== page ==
Welcome to our project blog. I’d like to get the ball rolling with a few words about why Imperial War Museums (IWM) brought The National Archives  and  Zooniverse together and then led this project through conception, design and development.

Of course IWM and The National Archives  work closely together. The National Archives have digitised and are making available First World War unit war diaries through their First World War 100 portal and they were helping us plan our major digital project for the centenary – IWM’s Lives of the First World War . That project, due to launch in late Spring, aims to uncover the life stories of the 8million men and women who served Britain and the Commonwealth during the war. The unit war diaries can help to tell many of those life stories. A colleague told me one of those stories that she found in a battalion war diary. A story about the wonderfully named Reverend Mazzini Tron that she found in a battalion war diary.

Reverend Mazzini Tron

In early October, 1917, the  3/4th Battalion the ‘Queen’s’ Royal West Surrey Regiment had joined the Third battle of Ypres (often referred to as ‘Paschendale’). This was the first combat seen by the battalion, and as is often the case, those early experiences are vividly described in their Unit Diary. The diary for 2-7th October describes a number of incidents in great detail including how the Revd. Tron, chaplain to the 3/4 Queen’s, kept up the spirits of the men, made sure they received rations despite very difficult conditions and tended to the wounded and dead. At one point:

“A German Officer rushed at the Rev Tron and nearly tore his coat from off his back.  The padre who is a bit of a boxer, repeatedly struck the German in the face until they broke apart.  Unslinging his glasses the German thrust them into the hands of the astonished clergyman, and tendered his surrender.”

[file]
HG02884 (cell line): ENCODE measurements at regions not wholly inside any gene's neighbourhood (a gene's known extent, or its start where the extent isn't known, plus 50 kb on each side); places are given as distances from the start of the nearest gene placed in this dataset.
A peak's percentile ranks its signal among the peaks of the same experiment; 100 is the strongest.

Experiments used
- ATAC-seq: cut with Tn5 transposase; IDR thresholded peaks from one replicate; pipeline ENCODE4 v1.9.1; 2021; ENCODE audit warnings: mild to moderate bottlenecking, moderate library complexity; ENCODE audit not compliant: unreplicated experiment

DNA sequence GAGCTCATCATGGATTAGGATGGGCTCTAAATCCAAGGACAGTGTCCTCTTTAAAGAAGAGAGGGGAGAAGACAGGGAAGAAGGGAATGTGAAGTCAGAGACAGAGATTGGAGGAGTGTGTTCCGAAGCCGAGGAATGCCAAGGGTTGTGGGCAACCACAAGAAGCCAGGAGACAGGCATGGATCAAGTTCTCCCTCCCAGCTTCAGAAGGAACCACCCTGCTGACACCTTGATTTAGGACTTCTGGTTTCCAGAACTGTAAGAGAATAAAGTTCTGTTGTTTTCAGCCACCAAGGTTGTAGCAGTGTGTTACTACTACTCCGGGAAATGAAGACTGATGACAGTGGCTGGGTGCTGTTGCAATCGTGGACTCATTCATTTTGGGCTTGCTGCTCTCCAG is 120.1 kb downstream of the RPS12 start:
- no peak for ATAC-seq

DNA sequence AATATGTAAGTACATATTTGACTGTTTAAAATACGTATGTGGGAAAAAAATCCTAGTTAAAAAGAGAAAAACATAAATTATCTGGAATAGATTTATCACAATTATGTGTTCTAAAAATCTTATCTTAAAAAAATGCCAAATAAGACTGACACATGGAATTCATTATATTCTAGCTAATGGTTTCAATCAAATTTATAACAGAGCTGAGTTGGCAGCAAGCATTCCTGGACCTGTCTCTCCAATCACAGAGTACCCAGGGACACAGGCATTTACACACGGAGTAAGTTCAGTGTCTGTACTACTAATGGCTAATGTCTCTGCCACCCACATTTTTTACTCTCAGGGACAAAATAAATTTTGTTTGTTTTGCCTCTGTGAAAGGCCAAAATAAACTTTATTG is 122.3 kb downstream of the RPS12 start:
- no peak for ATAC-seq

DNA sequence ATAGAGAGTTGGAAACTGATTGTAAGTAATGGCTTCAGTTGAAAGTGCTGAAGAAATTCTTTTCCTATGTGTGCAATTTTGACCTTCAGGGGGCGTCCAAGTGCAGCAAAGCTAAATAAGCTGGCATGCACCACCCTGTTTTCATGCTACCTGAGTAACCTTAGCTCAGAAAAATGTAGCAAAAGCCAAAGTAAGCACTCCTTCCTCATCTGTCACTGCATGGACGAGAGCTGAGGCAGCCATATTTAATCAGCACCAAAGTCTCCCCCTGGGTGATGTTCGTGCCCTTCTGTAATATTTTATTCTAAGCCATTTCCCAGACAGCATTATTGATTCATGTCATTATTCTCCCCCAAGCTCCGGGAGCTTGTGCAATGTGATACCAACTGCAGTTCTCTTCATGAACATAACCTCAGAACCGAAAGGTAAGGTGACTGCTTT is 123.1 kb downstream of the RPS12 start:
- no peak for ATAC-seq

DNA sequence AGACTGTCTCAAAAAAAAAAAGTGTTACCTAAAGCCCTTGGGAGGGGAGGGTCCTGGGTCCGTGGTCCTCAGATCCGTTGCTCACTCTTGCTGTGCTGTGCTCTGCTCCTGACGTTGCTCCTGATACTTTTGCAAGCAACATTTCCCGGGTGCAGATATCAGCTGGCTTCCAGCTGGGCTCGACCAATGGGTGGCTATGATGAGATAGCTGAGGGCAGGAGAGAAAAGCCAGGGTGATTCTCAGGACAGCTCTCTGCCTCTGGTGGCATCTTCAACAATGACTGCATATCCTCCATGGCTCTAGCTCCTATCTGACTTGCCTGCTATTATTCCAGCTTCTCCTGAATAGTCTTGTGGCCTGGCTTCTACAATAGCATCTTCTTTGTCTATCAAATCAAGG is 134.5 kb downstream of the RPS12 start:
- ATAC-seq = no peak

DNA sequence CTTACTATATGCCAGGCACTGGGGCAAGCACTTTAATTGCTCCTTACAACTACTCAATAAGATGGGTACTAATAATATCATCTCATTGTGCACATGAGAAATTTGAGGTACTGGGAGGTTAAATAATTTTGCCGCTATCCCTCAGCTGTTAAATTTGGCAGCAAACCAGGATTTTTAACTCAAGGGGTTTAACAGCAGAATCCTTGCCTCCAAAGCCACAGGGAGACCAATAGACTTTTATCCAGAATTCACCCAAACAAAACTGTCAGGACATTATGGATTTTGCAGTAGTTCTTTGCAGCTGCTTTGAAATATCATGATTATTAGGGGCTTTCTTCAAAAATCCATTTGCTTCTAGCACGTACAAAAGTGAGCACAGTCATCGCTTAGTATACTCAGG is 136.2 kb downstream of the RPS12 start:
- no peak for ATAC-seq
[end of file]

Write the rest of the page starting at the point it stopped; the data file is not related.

This is a memorable incident, but there is a wider point.   Thrice decorated, Rev Tron was clearly a dynamic individual, yet we know little about his war service – why? Because his service records were destroyed by bombing during in the Second World War, along with around 70% of FWW service records. It is very, very likely he is mentioned elsewhere, but how can we find him in 1.5 million pages? Along with Rvd Tron, there are thought to be around half a million people named in the diaries, but how do we find those names?

That’s where Zooniverse come in. My job is to apply new technology to the history of the war, so I already knew about the innovative Zooniverse crowdsourcing platform and their successful citizen science projects . Chris Lintott, Zooniverse Supremo and presenter on BBC’s The Sky at Night, and his team were immediately enthusiastic and wanted to work with the National Archives and IWM, but they told us we needed to underpin the project with formalised academic rigour. From experience, they knew this would give it real purpose and broaden its appeal. I then approached Professor Richard Grayson of Goldsmiths, University of London. His book Belfast Boys pioneered using large quantities of digital and other sources to analyse the war experience of one area. Richard  was supportive from our first conversation and he helped IWM to convene a 25 person Academic Advisory Group for centenary digital projects.

This is what we made

IWM had now brought together all the ingredients required to launch Operation War Diary:

  • The National Archives extraordinary digitisation initiative
  • IWM’s deep historical expertise
  • Zooniverse’s innovative (and highly successful) citizen science platform
  • IWM’s Academic Advisory Group for centenary digital projects
  • IWM’s digital project leadership skills

Together, we have done something extraordinary. We have created operationwardiary.orgthe most ambitious project of its kind to date. Now for the really important stage – we are seeking thousands of citizen historians to find all the references to Rev Tron and the other half a million named people. Together we can uncover the story of the Western front in new and extraordinary detail.

By working together, we can make history.

Luke Smith, Digital Lead, First World War Centenary Programme, Imperial War Museums